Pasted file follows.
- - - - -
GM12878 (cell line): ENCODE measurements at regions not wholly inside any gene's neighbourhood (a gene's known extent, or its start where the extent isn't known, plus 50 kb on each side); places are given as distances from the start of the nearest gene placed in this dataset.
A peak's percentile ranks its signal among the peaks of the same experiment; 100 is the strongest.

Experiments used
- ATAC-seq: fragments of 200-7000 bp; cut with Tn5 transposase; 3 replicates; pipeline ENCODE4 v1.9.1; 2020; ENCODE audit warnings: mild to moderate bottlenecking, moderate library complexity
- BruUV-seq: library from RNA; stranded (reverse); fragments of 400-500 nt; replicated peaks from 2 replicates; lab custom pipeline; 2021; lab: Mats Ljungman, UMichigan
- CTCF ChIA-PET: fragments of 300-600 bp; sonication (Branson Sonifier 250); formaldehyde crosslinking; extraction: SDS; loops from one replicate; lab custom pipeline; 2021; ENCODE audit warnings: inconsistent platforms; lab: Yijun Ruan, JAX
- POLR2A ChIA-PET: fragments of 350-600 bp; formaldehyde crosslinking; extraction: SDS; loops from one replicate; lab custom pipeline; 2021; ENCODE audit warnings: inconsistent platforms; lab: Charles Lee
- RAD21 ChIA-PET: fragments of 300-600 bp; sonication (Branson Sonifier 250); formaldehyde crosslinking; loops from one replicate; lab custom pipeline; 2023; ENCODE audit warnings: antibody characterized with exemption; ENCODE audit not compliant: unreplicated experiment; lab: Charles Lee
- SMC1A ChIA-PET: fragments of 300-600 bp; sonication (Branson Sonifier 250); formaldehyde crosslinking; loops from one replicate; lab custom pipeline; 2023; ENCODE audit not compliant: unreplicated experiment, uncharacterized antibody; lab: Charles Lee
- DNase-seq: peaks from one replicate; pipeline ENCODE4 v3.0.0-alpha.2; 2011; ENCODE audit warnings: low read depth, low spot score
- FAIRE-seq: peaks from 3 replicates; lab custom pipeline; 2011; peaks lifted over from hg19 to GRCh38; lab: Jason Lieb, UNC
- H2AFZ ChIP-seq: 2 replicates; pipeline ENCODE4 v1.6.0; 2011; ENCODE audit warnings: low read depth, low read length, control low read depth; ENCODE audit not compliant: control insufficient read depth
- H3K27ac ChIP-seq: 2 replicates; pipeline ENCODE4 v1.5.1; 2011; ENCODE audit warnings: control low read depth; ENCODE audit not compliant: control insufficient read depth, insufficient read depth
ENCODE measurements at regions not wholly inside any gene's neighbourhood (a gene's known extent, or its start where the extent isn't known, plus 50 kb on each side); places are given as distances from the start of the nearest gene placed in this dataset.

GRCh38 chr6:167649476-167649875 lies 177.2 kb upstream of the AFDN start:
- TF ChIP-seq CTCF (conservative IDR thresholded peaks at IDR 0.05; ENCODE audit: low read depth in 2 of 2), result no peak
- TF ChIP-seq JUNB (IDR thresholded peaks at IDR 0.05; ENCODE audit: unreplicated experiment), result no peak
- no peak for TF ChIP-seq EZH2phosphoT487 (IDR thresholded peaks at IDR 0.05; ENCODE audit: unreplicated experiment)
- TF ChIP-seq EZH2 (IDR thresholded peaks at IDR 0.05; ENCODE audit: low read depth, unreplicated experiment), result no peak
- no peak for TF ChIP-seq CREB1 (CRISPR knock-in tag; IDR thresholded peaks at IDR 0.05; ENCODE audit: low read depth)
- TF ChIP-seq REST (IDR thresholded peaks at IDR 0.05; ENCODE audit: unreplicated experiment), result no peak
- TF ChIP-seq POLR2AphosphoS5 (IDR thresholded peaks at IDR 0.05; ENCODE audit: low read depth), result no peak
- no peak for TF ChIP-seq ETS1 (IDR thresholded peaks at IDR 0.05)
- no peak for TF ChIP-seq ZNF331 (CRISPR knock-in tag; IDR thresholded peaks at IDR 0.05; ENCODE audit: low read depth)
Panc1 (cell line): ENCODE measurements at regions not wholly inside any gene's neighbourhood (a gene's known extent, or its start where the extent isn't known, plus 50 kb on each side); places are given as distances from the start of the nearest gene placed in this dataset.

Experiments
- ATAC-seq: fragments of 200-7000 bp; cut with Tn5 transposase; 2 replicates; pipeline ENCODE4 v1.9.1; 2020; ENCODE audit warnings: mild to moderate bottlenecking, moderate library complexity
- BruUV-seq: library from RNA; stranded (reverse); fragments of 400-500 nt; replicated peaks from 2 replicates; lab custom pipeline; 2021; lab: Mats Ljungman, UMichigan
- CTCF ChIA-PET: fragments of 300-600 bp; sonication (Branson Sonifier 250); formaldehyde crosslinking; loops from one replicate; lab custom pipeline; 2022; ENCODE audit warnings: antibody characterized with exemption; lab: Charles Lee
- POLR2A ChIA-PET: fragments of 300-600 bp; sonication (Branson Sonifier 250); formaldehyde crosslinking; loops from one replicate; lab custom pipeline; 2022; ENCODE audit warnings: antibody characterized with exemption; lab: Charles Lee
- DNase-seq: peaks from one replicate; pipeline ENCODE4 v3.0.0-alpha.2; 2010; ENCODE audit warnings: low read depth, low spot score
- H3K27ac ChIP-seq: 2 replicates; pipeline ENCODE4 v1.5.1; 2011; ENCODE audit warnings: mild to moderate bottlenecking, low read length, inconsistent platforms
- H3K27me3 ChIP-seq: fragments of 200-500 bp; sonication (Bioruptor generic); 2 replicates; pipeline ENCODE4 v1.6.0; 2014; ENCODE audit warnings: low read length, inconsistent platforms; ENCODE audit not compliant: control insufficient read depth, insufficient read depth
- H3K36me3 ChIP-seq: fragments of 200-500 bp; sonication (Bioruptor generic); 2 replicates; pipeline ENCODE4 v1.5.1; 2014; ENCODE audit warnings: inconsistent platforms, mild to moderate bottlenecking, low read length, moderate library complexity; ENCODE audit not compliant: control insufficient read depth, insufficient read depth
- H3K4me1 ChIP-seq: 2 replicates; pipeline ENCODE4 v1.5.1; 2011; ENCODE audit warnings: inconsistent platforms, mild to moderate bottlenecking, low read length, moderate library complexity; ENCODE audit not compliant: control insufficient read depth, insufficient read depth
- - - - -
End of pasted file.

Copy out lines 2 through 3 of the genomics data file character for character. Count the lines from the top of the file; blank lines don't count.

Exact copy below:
A peak's percentile ranks its signal among the peaks of the same experiment; 100 is the strongest.

Experiments used